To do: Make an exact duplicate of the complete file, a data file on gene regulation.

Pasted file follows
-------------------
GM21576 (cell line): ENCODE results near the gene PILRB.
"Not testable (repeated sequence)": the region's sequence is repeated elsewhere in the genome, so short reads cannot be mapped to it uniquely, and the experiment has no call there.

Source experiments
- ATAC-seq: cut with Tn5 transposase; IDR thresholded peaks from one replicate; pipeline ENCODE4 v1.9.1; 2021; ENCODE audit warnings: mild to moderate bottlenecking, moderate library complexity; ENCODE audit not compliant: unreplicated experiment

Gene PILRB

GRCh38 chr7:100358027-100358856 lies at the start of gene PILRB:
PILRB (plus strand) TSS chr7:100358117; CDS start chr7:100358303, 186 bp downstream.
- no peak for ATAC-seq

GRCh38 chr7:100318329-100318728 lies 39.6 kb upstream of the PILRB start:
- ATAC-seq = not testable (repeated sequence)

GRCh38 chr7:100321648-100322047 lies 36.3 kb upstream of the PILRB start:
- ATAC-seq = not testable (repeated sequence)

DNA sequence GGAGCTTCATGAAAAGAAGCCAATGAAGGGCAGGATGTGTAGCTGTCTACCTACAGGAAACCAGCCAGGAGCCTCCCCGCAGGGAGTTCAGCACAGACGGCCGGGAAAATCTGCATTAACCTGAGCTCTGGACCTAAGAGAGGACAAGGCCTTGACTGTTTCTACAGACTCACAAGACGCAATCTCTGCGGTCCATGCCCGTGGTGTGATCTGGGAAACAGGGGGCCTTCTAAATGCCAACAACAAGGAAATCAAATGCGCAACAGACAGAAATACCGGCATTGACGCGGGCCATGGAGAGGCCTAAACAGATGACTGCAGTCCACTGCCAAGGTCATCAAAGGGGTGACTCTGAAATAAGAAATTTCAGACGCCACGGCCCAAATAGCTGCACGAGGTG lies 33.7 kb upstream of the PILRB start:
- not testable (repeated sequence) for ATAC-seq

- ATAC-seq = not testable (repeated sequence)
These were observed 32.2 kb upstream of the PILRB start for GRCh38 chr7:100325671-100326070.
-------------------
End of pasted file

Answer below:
GM21576 (cell line): ENCODE results near the gene PILRB.
"Not testable (repeated sequence)": the region's sequence is repeated elsewhere in the genome, so short reads cannot be mapped to it uniquely, and the experiment has no call there.

Source experiments
- ATAC-seq: cut with Tn5 transposase; IDR thresholded peaks from one replicate; pipeline ENCODE4 v1.9.1; 2021; ENCODE audit warnings: mild to moderate bottlenecking, moderate library complexity; ENCODE audit not compliant: unreplicated experiment

Gene PILRB

GRCh38 chr7:100358027-100358856 lies at the start of gene PILRB:
PILRB (plus strand) TSS chr7:100358117; CDS start chr7:100358303, 186 bp downstream.
- no peak for ATAC-seq

GRCh38 chr7:100318329-100318728 lies 39.6 kb upstream of the PILRB start:
- ATAC-seq = not testable (repeated sequence)

GRCh38 chr7:100321648-100322047 lies 36.3 kb upstream of the PILRB start:
- ATAC-seq = not testable (repeated sequence)

DNA sequence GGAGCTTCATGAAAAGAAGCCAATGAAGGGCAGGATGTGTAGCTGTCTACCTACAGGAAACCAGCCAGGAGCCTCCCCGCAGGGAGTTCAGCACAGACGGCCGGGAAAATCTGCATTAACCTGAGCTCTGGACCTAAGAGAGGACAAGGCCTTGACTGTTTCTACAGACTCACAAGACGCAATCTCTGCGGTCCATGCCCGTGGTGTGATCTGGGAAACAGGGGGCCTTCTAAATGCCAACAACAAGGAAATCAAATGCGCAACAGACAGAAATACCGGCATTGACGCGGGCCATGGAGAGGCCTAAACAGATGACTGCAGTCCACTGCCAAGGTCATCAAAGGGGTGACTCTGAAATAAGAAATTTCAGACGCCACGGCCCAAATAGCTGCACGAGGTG lies 33.7 kb upstream of the PILRB start:
- not testable (repeated sequence) for ATAC-seq

- ATAC-seq = not testable (repeated sequence)
These were observed 32.2 kb upstream of the PILRB start for GRCh38 chr7:100325671-100326070.